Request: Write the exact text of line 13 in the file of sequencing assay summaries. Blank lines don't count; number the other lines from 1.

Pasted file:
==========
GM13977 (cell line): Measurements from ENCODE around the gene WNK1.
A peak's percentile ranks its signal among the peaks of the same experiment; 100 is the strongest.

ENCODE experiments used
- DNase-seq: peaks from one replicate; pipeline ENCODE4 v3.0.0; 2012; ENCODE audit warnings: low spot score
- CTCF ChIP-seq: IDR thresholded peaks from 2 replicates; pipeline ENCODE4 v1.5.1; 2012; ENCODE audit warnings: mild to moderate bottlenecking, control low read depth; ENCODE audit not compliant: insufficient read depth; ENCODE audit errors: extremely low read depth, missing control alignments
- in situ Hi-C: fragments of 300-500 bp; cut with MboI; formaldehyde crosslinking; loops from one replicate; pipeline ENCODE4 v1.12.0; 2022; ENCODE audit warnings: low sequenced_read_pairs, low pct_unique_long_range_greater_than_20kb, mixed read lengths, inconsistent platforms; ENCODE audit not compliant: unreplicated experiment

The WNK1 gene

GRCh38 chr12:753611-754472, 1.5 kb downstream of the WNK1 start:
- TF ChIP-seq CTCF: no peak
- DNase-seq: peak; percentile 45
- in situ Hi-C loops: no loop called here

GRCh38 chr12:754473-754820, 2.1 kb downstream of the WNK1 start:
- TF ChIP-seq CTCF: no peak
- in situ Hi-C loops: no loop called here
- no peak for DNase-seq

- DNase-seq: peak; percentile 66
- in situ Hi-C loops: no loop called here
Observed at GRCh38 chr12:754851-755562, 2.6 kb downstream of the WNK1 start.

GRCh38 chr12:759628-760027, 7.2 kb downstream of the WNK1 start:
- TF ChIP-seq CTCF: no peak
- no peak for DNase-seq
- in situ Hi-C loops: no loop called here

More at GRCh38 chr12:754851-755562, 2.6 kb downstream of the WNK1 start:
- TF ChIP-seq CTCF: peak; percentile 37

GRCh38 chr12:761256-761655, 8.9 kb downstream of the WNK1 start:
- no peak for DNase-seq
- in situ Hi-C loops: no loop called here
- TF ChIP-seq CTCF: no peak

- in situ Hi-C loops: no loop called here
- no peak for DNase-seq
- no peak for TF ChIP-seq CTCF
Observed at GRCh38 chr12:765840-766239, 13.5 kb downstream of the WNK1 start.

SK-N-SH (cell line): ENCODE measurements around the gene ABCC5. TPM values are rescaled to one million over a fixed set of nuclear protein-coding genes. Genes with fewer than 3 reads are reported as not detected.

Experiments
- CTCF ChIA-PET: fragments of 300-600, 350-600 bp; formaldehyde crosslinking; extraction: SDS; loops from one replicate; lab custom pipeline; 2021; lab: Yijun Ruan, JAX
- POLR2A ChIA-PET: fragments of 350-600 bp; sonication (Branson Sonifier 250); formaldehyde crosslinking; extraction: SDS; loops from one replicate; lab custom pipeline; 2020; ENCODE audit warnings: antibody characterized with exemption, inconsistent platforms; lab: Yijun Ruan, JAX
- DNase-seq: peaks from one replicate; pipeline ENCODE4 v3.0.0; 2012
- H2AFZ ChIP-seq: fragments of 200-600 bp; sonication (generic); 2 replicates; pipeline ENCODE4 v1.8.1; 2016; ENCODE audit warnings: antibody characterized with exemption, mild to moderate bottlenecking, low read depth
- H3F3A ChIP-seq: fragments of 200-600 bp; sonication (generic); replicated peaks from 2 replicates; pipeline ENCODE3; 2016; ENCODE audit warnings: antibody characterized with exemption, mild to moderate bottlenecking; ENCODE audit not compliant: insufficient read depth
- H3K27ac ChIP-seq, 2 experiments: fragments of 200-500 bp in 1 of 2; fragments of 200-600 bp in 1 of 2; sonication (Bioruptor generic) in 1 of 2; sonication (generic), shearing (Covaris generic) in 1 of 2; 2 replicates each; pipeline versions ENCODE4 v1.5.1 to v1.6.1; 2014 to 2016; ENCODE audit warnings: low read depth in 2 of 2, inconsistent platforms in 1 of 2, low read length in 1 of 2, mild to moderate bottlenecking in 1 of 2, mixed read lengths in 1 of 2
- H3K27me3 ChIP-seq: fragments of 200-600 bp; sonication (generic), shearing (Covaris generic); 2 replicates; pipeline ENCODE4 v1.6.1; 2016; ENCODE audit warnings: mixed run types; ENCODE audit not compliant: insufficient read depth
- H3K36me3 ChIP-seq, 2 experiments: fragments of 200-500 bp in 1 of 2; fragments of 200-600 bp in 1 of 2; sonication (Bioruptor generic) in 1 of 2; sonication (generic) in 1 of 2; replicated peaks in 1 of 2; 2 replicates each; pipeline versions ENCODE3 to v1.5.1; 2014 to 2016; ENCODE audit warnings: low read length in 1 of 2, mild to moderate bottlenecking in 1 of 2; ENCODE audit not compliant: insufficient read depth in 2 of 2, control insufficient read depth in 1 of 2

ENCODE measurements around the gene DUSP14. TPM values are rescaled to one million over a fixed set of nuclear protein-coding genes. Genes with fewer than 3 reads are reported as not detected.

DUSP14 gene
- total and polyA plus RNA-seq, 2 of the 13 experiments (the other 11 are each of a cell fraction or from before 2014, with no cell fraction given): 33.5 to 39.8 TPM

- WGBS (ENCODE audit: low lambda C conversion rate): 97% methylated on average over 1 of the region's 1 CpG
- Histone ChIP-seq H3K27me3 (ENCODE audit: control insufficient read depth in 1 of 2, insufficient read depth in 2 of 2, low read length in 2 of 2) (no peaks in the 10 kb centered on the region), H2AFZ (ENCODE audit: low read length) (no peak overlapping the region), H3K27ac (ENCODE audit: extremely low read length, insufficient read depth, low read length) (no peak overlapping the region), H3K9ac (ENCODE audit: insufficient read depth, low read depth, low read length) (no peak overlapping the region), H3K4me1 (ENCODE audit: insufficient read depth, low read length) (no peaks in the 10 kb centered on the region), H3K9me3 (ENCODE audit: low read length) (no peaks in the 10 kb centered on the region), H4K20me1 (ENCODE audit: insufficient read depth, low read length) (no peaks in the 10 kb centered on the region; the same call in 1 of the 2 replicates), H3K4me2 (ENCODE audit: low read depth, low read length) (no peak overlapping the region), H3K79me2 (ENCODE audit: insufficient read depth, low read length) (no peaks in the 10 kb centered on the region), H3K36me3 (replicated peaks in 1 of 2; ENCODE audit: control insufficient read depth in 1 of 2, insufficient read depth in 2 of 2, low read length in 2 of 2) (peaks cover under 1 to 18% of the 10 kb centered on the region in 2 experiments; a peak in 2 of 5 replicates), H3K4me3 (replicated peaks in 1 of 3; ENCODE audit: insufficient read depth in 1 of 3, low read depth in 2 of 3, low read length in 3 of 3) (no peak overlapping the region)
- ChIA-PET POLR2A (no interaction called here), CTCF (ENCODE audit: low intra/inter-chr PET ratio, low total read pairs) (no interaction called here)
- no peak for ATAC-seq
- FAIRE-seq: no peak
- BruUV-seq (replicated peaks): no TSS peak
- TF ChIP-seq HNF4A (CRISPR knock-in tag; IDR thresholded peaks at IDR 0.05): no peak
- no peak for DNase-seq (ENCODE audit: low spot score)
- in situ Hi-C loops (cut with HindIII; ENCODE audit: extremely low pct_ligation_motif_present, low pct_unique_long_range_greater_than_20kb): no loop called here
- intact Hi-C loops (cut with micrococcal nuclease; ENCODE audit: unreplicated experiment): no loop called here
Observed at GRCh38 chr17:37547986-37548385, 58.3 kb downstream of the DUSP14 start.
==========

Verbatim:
- TF ChIP-seq CTCF: no peak